This repository implements skeleton matching algorithm.
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README.md
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README.md

SkeletonMatching

Mohammad Mahdi Kamani, Farshid Farhat, Stephen Wistar, James Z. Wang

This repository implements skeleton matching algorithm using Skeleton Context. You can see the demo here. Please cite our papers below if you use our code.

Skeleton of a shape is a low-level representation that can be used for matching and recognition purposes in various fields of study including image retrieval and shape matching or human pose estimation and recovery. Skeleton can provide a good abstraction of a shape, which contains topological structure and its features. Because it is the simplest representation of a shape, there has been an extensive effort among researchers to develop generic algorithms for skeletonization of shapes. However, since there is no “true” skeleton defined for an object, the literature in skeletonization lack of a robust evaluation. The vast majority of the algorithms are based on Blum’s “Grassfire” analogy and formulation for skeletonization. The most important key factor in skeletonization algorithms is to preserve the topology of the shape.

Shape Context as a powerful shape descriptor represents a rough distribution of all other points with respect to a selected point in terms of distance and angle. It has quite number of applications in object recognition, pose recognition, animation construction, to name but a few. Shape context is used to find correspondences between samples from border of two shapes, and then find the cost of matching two shapes using bipartite graph matching. After that, parameters for an affine transform are extracted using thin plate spline ( TPSTPS ), in order to map points from one shape to their correspondences in the other shape with warping the coordinates. Finally, a notion of shape distance for recognition purposes is exploited.

As there are a lot of fluctuations over the boundaries of some shapes in images, these make object matching with boundary samples less effective, and it may result in false matching. On the other hand, matching objects using skeleton samples sounds more robust in the sense that pruned skeleton contains complete shape topology regardless of its boundary variations. Hence, we use shape context to introduce a new descriptor called skeleton context. As it is shown in an example in the figure above, skeleton context is log-polar histogram, formed for each sample point on the skeleton. For more information see the demo.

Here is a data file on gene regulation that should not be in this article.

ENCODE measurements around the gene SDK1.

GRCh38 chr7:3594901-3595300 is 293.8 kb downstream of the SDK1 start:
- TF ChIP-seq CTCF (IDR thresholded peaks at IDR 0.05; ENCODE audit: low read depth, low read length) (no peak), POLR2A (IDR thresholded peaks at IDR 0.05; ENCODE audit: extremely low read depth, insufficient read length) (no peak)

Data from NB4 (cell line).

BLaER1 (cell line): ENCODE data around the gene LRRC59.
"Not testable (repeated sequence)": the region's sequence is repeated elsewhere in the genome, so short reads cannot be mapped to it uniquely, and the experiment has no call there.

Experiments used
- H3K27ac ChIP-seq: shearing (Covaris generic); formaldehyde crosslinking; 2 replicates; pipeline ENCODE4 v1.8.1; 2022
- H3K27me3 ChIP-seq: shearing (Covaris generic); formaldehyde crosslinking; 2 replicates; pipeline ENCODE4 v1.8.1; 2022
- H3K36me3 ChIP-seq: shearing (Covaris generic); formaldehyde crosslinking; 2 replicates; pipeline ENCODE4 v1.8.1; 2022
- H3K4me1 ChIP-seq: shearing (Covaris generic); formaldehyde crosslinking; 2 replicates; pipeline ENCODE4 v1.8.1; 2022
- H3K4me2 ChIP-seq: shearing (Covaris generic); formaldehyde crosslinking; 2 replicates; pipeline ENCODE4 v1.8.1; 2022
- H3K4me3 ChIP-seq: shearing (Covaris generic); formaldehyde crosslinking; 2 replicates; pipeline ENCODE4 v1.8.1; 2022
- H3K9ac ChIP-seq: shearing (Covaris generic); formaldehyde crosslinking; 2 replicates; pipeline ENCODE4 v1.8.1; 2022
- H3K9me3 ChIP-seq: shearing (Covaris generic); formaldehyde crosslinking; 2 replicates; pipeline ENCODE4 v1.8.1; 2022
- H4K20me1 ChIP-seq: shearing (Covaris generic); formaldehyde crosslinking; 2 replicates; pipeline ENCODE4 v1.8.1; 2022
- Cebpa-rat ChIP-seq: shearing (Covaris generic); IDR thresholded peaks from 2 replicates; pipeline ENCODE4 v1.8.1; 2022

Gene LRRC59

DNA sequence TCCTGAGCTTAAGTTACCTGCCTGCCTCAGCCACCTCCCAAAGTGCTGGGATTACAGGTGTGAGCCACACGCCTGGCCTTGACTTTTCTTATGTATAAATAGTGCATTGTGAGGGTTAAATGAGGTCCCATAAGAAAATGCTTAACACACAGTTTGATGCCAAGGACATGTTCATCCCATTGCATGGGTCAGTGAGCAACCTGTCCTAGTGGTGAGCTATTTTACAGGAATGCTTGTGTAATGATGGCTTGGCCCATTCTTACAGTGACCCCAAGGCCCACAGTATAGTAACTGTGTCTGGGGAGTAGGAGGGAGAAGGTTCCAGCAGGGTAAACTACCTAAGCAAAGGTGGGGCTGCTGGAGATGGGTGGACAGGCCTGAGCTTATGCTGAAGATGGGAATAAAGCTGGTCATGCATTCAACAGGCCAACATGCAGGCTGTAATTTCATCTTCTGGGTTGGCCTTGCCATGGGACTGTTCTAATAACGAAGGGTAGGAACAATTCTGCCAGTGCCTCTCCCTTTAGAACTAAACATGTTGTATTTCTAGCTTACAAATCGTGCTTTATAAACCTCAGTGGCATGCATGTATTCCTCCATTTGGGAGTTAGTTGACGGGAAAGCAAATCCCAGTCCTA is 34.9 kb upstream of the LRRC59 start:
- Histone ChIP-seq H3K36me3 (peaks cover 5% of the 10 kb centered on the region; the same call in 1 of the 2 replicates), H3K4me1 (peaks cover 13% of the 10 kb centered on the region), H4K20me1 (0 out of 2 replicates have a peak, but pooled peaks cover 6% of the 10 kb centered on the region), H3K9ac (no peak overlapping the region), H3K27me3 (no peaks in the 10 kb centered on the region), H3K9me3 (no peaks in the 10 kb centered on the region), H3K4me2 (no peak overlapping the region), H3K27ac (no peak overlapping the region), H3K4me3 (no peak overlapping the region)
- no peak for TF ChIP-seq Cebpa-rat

Sofrware Requirements

This code has been developed and tested on Python2.7 on Windows, Ubuntu and MacOS, however, it shoud work fine on Python3.x. Please let us know if you have difficulty on running this code on Issues page. The code in Python needs some packages, you can get them by this line of code in bash or cmd (you might need sudo on Linux):

[sudo] pip install -U scipy scikit-image

Getting Started

You can see the demo in jupyter here and follow its steps to match images. You can also use the functions directly as it is described in the notebook. Just add these lines at the begining of your code:

import skeletonContext as sc
from skeleton2Graph import skeleton2Graph, mat2gray

You can find all the functions needed in two python files provided (skeletonContext.py and skeleton2Graph.py). To find more information about the latter file please see this repository.

References

@article{kamani2017skeleton,
  title={Skeleton Matching with Applications in Severe Weather Detection},
  author={Kamani, Mohammad Mahdi and Farhat, Farshid and Wistar, Stephen and Wang, James Z},
  journal={Applied Soft Computing},
  year={2017},
  publisher={Elsevier}
}
@inproceedings{kamani2016shape,
  title={Shape matching using skeleton context for automated bow echo detection},
  author={Kamani, Mohammad Mahdi and Farhat, Farshid and Wistar, Stephen and Wang, James Z},
  booktitle={Big Data (Big Data), 2016 IEEE International Conference on},
  pages={901--908},
  year={2016},
  organization={IEEE}
}